A model-based approach for estimating the mean incubation period of transfusion-associated acquired immunodeficiency syndrome.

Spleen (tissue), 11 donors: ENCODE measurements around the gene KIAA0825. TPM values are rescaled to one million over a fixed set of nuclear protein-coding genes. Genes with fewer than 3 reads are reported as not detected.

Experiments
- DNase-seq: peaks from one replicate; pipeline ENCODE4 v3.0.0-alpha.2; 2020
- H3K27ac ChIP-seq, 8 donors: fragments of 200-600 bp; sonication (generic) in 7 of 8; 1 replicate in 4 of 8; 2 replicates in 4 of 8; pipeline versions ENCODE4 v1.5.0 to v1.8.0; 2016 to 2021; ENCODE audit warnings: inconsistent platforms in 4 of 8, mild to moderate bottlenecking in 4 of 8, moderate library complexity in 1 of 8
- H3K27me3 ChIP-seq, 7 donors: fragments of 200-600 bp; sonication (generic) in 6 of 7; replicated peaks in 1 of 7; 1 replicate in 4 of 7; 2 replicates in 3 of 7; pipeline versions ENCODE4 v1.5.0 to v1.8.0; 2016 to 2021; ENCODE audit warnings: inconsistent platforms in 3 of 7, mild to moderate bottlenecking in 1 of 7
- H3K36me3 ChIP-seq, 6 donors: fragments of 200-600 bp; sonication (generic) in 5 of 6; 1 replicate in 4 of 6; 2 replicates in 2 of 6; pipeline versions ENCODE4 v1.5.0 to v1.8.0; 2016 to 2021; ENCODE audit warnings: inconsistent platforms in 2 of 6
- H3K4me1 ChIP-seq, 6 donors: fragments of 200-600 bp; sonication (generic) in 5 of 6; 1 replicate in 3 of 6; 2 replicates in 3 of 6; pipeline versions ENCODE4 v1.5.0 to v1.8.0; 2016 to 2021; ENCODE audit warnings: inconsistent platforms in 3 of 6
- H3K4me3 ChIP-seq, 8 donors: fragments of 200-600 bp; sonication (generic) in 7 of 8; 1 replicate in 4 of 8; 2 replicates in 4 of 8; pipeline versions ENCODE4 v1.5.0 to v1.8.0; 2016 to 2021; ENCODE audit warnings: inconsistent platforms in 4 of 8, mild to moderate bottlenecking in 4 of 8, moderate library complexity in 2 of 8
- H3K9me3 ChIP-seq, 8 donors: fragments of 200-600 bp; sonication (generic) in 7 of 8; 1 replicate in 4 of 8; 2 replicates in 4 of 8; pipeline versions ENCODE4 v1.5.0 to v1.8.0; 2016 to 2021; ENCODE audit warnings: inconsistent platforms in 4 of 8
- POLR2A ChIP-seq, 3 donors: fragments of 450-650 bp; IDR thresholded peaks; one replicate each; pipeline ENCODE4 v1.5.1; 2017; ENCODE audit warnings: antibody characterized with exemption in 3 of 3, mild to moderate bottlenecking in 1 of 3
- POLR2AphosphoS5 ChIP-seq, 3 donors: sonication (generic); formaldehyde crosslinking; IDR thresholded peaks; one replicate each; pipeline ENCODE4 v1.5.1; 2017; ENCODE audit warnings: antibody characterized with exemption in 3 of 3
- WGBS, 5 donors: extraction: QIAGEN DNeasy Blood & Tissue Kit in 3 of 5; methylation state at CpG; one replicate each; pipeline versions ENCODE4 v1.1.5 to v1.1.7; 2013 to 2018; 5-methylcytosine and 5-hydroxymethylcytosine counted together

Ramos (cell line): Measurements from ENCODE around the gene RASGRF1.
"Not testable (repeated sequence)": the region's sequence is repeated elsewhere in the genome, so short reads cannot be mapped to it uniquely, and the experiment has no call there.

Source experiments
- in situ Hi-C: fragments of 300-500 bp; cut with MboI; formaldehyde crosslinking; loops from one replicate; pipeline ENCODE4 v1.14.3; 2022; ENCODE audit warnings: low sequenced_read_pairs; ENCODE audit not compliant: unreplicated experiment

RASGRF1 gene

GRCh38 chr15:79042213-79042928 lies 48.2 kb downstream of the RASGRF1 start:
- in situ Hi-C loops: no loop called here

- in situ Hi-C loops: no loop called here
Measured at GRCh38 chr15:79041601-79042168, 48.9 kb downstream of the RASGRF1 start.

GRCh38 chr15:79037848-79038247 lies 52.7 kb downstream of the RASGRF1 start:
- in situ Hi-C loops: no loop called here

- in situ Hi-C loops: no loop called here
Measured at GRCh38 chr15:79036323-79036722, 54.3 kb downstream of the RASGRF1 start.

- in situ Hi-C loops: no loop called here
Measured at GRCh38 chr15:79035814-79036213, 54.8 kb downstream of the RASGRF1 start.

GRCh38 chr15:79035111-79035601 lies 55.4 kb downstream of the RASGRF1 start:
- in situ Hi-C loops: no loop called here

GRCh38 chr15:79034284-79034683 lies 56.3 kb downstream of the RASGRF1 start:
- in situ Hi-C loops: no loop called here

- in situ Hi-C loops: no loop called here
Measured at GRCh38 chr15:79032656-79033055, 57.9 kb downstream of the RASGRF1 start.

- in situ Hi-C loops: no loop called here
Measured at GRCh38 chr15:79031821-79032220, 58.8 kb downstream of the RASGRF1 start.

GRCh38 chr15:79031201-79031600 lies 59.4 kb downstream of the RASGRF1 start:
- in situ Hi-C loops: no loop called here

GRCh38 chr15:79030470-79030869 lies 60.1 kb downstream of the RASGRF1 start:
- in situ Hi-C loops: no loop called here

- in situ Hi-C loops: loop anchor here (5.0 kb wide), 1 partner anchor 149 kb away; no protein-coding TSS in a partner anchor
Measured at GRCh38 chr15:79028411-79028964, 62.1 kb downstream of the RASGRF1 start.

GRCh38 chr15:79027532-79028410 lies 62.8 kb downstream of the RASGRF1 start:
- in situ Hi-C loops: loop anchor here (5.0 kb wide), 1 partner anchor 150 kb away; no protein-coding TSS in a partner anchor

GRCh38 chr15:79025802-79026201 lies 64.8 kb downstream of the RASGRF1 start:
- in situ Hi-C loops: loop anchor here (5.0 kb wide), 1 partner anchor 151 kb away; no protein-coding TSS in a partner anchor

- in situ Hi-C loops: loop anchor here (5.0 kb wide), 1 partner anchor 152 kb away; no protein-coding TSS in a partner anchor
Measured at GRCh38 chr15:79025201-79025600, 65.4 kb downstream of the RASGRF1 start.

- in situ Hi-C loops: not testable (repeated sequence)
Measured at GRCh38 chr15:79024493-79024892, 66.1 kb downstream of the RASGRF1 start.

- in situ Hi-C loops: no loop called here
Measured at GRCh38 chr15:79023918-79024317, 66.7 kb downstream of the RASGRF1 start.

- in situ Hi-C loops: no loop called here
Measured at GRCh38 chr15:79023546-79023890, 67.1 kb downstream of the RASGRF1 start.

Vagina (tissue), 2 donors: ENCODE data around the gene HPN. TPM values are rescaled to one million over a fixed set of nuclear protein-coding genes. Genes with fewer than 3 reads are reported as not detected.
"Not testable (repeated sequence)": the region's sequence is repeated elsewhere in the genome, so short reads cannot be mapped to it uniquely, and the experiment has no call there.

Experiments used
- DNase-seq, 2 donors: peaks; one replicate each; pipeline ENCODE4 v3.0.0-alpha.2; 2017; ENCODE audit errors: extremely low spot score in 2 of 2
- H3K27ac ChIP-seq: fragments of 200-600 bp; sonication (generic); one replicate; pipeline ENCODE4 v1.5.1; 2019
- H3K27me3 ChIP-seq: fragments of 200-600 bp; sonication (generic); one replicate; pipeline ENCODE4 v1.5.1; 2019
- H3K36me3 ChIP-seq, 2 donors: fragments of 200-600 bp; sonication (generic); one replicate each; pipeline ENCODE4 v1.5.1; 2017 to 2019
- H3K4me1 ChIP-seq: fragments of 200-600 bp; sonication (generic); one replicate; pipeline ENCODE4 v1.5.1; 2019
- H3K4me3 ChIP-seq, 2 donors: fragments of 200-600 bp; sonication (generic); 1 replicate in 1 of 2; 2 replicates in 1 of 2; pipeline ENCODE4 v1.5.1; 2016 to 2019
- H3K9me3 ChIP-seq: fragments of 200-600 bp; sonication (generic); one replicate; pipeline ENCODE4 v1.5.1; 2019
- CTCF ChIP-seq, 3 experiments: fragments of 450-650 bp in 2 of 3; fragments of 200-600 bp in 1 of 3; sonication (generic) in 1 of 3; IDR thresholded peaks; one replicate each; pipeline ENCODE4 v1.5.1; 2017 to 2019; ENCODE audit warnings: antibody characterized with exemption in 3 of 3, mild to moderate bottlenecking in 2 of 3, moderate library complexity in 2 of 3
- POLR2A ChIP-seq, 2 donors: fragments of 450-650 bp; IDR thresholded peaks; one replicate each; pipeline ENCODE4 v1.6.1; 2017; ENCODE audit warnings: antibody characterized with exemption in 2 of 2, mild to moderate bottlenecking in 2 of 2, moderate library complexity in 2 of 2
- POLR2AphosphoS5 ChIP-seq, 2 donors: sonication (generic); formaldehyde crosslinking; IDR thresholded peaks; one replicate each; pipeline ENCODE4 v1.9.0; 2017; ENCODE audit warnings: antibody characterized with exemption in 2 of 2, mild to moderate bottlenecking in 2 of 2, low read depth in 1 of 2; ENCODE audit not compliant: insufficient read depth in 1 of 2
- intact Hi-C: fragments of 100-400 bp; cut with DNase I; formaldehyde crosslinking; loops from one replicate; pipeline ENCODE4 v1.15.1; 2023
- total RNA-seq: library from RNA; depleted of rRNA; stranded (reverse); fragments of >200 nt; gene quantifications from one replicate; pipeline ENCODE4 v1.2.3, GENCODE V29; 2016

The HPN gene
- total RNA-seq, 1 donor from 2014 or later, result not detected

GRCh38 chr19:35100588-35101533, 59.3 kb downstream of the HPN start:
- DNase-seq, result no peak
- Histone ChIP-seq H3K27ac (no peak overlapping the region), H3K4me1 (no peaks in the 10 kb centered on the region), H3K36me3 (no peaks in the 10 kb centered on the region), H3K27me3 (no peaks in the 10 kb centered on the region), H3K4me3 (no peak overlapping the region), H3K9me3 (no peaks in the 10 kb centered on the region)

The incubation period, representing the interval between the date of exposure and the date of diagnosis, can be firmly ascertained in transfusion-associated cases of acquired immunodeficiency syndrome (AIDS). However, because the observation period of all transfusion-infected persons may be short compared with the average incubation period for AIDS, many cases with long incubation periods have not yet been diagnosed. Thus, the simple average of 2.6 years tends to underestimate the true mean. To correct for this underestimation bias, we assumed that the underlying distribution of the incubation periods is a member of a broad class of probability densities. Then, by maximum likelihood techniques, the mean incubation period for transfusion-associated AIDS was estimated to be 4.5 years, with the 90% confidence interval ranging from 2.6 to 14.2 years. The long incubation period has important consequences for infected individuals and implications for public health intervention and prevention policy.

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